Stormont officials are scenario-planning further Covid-19 restrictions that may be needed when, as expected, the Omicron variant becomes dominant in Northern Ireland early next year.
First Minister Paul Givan said it is prudent for the Executive to prepare for the impact of the new coronavirus strain as he expressed concern at the rapid rate at which it is spreading in parts of Great Britain, where case numbers are doubling every two to three days.
Executive ministers met on Thursday to discuss the situation. No changes to the current rules were made but the administration, in a joint statement, emphasised the need for compliance with existing measures.
Mr Givan and deputy First Minister Michelle O’Neill have both expressed hope that no further restrictions will be required before Christmas.
Stormont’s leaders were commenting as they visited Lagan Valley Hospital ahead of the Executive meeting.
During the visit Mr Givan received his Covid-19 booster jab at the Lisburn Primary and Community Care Centre.
Northern Ireland’s booster programme has now opened up to people aged 40-49 who had their second dose of a vaccine less than six months ago.
Mr Givan, who is in that new cohort, stressed the importance of ramping up booster rates to bolster the population’s immunity ahead of the inevitable spread of Omicron in the region.
The DUP minister said Northern Ireland is “behind the curve” when compared with the case numbers being recorded in England and Scotland and should be able to “get through the next number of weeks” before the new variant becomes dominant in the region.
I was able to get my booster jab this morning at Lagan Valley Hospital. Thank you to everyone coming forward for their vaccination and I applaud the health service staff and volunteers who have made it happen. pic.twitter.com/0yJ0ibBFS8— Paul Givan (@paulgivan) December 9, 2021
“We don’t need to be panicking but we do need to recognise that what we are being advised is that this new variant is going to become a challenge for us in Northern Ireland early in the new year and we need to be ready for that,” he said.
“So preparation is taking place. That’s what some of the discussion will be at the Executive today, so that we have all of this thought through in terms of what may be necessary.
“That’s why I’ve said ‘Don’t panic’ but we, as leaders of the Executive, need to make sure that proper preparedness is in place and we look at a range of scenarios, and obviously we hope that we don’t need to be doing anything whenever it comes to further restrictions that are being in place but it is prudent for us to be considering these things.”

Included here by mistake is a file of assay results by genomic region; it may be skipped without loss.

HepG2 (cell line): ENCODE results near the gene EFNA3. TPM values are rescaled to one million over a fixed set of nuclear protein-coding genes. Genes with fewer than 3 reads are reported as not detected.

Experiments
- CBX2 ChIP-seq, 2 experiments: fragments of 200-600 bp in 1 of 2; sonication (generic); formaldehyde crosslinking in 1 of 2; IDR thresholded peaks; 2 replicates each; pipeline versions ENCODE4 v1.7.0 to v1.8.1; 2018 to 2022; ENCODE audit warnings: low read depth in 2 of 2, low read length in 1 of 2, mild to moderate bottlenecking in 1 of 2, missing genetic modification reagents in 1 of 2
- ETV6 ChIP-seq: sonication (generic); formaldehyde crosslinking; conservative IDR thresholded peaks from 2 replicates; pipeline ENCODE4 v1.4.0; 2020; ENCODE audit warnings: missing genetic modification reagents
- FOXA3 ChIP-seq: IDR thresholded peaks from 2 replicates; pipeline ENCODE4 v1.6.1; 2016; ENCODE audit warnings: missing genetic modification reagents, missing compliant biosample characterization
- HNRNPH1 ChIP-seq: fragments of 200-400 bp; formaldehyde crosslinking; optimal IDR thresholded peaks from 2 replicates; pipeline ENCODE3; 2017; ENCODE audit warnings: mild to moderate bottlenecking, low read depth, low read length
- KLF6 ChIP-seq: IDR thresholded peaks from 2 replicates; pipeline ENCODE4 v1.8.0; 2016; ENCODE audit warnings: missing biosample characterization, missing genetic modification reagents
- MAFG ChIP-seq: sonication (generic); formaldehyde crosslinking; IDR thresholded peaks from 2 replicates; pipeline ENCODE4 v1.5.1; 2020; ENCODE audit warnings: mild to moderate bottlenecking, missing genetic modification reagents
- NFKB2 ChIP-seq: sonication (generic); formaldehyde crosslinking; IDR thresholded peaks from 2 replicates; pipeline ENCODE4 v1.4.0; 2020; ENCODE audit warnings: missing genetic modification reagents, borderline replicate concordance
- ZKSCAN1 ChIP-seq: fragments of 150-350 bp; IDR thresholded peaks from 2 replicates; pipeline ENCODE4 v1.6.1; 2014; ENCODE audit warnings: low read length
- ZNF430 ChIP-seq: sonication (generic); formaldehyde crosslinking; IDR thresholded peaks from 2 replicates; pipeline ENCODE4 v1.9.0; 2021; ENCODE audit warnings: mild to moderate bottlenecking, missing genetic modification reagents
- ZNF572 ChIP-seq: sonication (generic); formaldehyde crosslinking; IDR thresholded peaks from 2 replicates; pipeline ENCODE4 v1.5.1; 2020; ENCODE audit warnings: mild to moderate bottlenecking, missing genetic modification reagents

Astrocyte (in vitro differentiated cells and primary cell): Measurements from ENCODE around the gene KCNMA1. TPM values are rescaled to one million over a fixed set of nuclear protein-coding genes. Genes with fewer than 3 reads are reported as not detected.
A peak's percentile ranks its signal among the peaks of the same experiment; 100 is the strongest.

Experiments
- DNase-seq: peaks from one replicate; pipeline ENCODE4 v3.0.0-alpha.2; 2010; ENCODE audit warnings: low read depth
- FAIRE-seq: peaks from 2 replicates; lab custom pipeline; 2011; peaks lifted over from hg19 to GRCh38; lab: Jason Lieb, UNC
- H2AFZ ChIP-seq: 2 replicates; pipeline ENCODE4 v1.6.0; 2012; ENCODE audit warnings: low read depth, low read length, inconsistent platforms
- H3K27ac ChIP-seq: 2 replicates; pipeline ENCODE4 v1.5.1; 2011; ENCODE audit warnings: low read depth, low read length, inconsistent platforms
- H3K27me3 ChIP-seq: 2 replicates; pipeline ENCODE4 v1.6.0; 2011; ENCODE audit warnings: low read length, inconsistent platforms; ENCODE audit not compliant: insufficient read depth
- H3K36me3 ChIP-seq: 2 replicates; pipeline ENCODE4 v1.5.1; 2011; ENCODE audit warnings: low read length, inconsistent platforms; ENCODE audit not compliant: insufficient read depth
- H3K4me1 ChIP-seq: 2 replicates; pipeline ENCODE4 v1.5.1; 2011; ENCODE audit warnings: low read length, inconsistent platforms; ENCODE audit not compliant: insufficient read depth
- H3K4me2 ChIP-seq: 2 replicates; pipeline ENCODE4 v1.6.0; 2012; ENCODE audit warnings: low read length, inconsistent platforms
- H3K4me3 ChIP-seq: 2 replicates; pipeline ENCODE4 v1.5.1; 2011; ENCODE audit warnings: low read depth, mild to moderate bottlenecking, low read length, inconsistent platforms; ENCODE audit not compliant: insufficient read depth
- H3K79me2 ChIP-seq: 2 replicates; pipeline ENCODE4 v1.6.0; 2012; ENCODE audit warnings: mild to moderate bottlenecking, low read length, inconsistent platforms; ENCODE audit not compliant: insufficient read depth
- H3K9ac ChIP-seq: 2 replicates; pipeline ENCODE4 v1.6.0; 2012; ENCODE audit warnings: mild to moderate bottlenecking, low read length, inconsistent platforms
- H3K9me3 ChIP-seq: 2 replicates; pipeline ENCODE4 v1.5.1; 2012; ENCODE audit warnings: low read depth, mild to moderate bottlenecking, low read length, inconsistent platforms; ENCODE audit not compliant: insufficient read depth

Deputy First Minister Michelle O’Neill said Northern Ireland is facing a “very serious situation”.
The Sinn Fein vice president said it is likely that Omicron will interrupt lives.
“We want to avoid introducing restrictions, we want to keep people open and safe,” she said.
“We want to take the pressure off the health service but, ultimately, I think it’s inevitable that at some point the Omicron variant is going to cause difficulties for our health service, but also economically because I think it is going to interrupt lives if it spreads in the way in which it potentially can, and the evidence shows from elsewhere that it will spread rapidly.
“So that will have an impact in terms of services, I would imagine.
“But we’re working to try to avoid introducing restrictions. We don’t want to be in that space. But we do think that by early in the new year this strain will be the dominant strain.”
The leaders of the powersharing administration also stressed the need to address poor enforcement of Covid-19 rules in Northern Ireland.
Public concerns have been expressed at the lack of action being taken to ensure compliance with rules such as mask-wearing.
The deaths of a further four patients who had previously tested positive for Covid-19 and another 1,819 cases of the virus were confirmed in Northern Ireland on Thursday.
On Thursday morning there were 338 Covid-positive patients in hospital, of whom 38 were in intensive care.